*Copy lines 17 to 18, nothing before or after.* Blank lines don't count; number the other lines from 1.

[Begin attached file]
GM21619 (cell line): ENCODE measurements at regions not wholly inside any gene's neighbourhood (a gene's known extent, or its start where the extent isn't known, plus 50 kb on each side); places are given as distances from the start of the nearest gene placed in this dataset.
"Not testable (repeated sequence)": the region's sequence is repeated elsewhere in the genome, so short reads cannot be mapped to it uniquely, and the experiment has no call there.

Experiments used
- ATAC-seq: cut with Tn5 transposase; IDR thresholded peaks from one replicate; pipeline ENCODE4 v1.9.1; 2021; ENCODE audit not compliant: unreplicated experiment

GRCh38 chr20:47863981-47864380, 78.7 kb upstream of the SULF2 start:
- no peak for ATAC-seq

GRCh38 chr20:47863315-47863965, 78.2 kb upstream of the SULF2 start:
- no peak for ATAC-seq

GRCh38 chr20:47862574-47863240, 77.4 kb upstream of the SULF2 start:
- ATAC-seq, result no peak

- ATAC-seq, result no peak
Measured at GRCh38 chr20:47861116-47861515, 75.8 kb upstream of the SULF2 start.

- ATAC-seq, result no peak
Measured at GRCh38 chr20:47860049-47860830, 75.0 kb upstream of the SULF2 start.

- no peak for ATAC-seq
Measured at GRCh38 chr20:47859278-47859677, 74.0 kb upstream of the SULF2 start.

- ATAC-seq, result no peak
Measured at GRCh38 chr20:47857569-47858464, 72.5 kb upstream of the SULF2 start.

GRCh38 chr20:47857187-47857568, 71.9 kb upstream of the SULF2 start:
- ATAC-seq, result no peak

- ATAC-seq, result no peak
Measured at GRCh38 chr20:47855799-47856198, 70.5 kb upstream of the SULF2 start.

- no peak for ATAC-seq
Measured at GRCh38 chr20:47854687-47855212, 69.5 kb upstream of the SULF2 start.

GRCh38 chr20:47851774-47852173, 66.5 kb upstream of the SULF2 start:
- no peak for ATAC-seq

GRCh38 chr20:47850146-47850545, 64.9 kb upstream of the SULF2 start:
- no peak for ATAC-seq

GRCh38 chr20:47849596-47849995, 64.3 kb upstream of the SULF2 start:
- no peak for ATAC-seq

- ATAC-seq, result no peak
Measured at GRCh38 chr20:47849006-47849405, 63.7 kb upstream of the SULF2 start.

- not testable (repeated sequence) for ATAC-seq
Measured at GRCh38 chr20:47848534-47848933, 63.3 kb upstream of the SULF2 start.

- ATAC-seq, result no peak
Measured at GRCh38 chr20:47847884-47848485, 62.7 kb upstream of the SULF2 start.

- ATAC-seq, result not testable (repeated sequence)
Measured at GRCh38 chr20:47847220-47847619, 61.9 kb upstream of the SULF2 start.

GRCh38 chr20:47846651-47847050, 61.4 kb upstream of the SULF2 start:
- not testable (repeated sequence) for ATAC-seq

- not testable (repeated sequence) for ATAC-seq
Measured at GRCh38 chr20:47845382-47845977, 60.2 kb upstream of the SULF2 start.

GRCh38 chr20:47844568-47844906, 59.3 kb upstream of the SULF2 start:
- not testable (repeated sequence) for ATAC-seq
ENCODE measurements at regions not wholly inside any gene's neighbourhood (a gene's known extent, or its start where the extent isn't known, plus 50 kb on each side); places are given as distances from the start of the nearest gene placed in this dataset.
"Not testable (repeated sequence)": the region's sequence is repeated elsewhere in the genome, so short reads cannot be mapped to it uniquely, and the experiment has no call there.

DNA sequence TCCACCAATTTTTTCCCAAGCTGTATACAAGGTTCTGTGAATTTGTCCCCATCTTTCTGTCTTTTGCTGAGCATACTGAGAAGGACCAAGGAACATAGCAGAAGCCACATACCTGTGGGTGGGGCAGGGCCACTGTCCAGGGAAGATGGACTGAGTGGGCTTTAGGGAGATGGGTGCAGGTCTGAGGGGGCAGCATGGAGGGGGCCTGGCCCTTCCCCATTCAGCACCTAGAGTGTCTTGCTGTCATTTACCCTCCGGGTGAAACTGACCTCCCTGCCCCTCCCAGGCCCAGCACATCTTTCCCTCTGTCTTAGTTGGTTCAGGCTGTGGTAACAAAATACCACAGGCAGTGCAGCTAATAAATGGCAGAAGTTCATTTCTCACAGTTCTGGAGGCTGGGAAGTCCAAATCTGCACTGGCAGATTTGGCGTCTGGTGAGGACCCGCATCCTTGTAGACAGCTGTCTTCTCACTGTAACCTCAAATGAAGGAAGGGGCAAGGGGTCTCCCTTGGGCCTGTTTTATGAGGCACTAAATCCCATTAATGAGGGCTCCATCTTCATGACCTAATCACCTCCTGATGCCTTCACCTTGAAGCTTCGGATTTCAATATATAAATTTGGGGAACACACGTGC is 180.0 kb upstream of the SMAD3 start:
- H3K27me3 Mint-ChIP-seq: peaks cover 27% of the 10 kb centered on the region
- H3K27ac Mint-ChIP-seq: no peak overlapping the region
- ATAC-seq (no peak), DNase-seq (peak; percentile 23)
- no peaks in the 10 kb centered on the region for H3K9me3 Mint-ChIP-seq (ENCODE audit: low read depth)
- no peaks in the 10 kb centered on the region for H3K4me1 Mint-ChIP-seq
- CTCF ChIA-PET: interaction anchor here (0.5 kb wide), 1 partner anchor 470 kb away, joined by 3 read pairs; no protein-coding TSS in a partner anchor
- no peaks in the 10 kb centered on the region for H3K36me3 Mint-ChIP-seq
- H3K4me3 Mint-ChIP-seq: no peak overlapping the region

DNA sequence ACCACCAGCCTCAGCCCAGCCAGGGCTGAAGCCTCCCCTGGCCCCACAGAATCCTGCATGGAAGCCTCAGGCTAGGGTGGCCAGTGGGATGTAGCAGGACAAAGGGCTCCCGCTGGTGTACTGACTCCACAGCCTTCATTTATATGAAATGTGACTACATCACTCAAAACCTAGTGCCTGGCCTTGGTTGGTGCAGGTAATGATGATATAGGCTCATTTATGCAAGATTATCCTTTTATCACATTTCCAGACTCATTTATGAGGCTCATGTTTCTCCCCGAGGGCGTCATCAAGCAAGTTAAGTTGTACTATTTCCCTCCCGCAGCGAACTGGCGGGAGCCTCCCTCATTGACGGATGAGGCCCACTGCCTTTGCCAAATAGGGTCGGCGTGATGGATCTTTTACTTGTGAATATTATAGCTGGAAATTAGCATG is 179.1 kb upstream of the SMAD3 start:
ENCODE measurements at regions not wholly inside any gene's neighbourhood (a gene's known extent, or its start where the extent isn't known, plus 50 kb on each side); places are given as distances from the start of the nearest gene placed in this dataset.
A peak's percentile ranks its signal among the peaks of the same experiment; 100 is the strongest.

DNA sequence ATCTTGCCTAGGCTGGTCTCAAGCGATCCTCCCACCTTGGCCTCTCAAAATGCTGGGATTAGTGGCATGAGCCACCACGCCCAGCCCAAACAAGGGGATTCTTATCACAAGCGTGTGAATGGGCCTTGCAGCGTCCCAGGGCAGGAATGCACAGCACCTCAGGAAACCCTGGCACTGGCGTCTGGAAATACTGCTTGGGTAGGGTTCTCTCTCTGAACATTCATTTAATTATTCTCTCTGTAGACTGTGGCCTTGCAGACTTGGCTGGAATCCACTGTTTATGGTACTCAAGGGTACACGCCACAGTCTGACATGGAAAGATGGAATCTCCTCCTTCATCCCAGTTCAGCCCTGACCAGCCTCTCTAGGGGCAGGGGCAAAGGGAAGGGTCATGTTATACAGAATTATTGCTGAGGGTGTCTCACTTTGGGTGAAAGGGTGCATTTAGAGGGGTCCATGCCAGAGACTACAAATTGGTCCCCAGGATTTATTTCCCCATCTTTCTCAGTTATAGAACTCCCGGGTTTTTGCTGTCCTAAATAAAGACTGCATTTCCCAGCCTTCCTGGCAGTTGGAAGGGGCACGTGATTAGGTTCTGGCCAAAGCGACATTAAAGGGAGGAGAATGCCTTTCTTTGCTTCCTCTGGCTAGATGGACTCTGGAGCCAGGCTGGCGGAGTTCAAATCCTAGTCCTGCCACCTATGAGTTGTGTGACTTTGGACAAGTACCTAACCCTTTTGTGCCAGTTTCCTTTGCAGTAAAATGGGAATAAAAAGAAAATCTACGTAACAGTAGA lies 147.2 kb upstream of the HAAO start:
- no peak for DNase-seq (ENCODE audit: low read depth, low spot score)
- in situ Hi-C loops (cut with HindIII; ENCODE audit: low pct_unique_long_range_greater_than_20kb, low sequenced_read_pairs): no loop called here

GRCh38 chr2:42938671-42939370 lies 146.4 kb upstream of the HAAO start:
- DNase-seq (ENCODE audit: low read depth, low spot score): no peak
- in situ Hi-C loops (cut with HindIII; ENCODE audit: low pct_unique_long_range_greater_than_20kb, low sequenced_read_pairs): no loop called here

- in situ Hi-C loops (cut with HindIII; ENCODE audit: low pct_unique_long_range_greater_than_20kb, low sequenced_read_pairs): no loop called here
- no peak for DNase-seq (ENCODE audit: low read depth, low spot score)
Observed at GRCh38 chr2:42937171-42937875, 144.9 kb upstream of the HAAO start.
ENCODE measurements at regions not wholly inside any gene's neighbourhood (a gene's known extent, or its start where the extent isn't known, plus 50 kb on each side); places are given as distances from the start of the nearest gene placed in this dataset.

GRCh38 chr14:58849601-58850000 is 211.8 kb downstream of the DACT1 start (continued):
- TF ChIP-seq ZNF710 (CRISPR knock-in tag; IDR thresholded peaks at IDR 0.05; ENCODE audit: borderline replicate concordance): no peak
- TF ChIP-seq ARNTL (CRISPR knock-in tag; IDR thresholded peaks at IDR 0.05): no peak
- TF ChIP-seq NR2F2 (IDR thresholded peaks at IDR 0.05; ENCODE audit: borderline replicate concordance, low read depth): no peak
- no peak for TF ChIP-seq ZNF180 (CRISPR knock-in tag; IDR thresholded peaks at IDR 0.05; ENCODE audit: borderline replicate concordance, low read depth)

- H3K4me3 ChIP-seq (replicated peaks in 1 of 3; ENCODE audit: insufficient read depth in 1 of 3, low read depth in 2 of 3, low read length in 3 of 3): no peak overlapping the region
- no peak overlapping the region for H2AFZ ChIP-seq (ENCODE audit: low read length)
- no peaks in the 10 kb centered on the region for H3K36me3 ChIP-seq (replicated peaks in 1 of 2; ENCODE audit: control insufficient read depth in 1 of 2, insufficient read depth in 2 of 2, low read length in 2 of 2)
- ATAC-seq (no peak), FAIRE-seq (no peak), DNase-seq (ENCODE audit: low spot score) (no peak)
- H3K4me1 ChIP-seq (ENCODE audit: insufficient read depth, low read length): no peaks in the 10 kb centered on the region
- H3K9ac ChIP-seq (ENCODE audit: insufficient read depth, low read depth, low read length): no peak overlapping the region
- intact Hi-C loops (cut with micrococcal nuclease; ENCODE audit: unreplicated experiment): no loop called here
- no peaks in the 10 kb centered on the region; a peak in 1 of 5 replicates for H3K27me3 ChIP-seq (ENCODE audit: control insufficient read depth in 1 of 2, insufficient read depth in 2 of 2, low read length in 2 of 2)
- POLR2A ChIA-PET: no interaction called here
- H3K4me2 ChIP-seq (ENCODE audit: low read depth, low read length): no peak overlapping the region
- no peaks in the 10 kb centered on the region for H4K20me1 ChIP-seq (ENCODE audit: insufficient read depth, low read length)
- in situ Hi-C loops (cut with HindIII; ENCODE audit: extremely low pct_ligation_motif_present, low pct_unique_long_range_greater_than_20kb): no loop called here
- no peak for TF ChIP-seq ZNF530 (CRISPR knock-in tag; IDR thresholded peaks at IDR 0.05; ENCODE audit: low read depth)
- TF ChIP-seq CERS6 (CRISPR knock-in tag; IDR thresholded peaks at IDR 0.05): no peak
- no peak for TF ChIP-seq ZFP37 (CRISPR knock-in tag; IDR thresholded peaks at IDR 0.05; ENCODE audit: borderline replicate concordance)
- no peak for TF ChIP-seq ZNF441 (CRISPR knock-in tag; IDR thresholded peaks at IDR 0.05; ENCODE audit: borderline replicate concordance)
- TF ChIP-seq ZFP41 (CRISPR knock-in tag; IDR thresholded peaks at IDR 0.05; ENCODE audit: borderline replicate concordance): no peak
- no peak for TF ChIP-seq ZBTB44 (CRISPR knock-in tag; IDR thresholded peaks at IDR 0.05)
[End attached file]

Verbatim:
- ATAC-seq, result no peak
Measured at GRCh38 chr20:47857569-47858464, 72.5 kb upstream of the SULF2 start.